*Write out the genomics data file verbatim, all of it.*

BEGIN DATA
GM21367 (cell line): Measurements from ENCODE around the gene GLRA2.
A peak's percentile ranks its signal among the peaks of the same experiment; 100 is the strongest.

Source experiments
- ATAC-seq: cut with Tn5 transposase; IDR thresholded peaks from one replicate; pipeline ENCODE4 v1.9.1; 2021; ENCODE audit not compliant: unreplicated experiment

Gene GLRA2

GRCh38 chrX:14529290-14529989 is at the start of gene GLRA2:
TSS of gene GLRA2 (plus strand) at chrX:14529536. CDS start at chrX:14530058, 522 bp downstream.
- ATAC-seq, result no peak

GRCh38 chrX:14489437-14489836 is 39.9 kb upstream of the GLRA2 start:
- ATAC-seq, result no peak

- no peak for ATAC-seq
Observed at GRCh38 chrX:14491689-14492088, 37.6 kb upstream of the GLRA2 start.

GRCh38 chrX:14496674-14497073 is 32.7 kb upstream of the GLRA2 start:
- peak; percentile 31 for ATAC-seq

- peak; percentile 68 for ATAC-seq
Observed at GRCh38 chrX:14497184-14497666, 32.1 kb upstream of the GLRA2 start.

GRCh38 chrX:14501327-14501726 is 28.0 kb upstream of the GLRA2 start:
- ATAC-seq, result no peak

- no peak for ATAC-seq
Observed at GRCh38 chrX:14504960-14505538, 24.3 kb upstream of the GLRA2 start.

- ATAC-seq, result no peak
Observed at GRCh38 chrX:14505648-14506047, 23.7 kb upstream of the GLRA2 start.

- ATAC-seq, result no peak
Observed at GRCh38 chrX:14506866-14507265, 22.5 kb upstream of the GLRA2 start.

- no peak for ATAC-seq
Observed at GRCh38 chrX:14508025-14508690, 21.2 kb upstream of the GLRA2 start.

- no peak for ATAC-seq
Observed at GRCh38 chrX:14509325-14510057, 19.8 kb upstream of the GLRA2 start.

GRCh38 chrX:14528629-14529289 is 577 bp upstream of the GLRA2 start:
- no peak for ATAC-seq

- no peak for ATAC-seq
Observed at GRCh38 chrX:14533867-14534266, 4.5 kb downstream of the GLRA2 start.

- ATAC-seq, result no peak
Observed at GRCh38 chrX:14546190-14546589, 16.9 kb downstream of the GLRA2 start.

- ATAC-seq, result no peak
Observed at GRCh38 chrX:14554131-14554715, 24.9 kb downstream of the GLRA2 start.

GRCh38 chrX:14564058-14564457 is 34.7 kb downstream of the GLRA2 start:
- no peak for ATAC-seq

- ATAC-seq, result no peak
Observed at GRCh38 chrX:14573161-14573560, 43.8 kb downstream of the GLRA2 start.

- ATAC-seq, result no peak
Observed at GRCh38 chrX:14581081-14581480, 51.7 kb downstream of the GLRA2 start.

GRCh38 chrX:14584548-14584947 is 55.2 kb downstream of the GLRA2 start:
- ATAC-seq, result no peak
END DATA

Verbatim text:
GM21367 (cell line): Measurements from ENCODE around the gene GLRA2.
A peak's percentile ranks its signal among the peaks of the same experiment; 100 is the strongest.

Source experiments
- ATAC-seq: cut with Tn5 transposase; IDR thresholded peaks from one replicate; pipeline ENCODE4 v1.9.1; 2021; ENCODE audit not compliant: unreplicated experiment

Gene GLRA2

GRCh38 chrX:14529290-14529989 is at the start of gene GLRA2:
TSS of gene GLRA2 (plus strand) at chrX:14529536. CDS start at chrX:14530058, 522 bp downstream.
- ATAC-seq, result no peak

GRCh38 chrX:14489437-14489836 is 39.9 kb upstream of the GLRA2 start:
- ATAC-seq, result no peak

- no peak for ATAC-seq
Observed at GRCh38 chrX:14491689-14492088, 37.6 kb upstream of the GLRA2 start.

GRCh38 chrX:14496674-14497073 is 32.7 kb upstream of the GLRA2 start:
- peak; percentile 31 for ATAC-seq

- peak; percentile 68 for ATAC-seq
Observed at GRCh38 chrX:14497184-14497666, 32.1 kb upstream of the GLRA2 start.

GRCh38 chrX:14501327-14501726 is 28.0 kb upstream of the GLRA2 start:
- ATAC-seq, result no peak

- no peak for ATAC-seq
Observed at GRCh38 chrX:14504960-14505538, 24.3 kb upstream of the GLRA2 start.

- ATAC-seq, result no peak
Observed at GRCh38 chrX:14505648-14506047, 23.7 kb upstream of the GLRA2 start.

- ATAC-seq, result no peak
Observed at GRCh38 chrX:14506866-14507265, 22.5 kb upstream of the GLRA2 start.

- no peak for ATAC-seq
Observed at GRCh38 chrX:14508025-14508690, 21.2 kb upstream of the GLRA2 start.

- no peak for ATAC-seq
Observed at GRCh38 chrX:14509325-14510057, 19.8 kb upstream of the GLRA2 start.

GRCh38 chrX:14528629-14529289 is 577 bp upstream of the GLRA2 start:
- no peak for ATAC-seq

- no peak for ATAC-seq
Observed at GRCh38 chrX:14533867-14534266, 4.5 kb downstream of the GLRA2 start.

- ATAC-seq, result no peak
Observed at GRCh38 chrX:14546190-14546589, 16.9 kb downstream of the GLRA2 start.

- ATAC-seq, result no peak
Observed at GRCh38 chrX:14554131-14554715, 24.9 kb downstream of the GLRA2 start.

GRCh38 chrX:14564058-14564457 is 34.7 kb downstream of the GLRA2 start:
- no peak for ATAC-seq

- ATAC-seq, result no peak
Observed at GRCh38 chrX:14573161-14573560, 43.8 kb downstream of the GLRA2 start.

- ATAC-seq, result no peak
Observed at GRCh38 chrX:14581081-14581480, 51.7 kb downstream of the GLRA2 start.

GRCh38 chrX:14584548-14584947 is 55.2 kb downstream of the GLRA2 start:
- ATAC-seq, result no peak